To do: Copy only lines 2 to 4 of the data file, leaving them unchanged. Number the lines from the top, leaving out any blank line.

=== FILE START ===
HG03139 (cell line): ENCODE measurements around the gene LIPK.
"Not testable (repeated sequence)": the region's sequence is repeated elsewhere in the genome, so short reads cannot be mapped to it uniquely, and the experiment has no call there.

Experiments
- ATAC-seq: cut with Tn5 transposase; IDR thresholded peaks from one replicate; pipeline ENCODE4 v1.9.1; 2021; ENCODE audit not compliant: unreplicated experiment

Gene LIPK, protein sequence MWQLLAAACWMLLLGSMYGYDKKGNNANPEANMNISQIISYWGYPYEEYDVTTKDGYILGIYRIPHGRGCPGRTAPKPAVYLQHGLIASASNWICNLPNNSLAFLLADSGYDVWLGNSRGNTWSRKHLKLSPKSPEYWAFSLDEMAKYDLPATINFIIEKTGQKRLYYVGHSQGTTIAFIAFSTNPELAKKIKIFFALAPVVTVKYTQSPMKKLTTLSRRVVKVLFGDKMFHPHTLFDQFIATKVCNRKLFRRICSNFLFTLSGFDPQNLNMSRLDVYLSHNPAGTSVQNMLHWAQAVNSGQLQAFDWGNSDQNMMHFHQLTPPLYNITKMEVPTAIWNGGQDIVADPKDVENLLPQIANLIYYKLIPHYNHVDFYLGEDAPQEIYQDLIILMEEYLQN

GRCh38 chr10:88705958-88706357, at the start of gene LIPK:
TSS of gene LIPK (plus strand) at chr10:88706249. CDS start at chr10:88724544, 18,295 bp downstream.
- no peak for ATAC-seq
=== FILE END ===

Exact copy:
"Not testable (repeated sequence)": the region's sequence is repeated elsewhere in the genome, so short reads cannot be mapped to it uniquely, and the experiment has no call there.

Experiments
- ATAC-seq: cut with Tn5 transposase; IDR thresholded peaks from one replicate; pipeline ENCODE4 v1.9.1; 2021; ENCODE audit not compliant: unreplicated experiment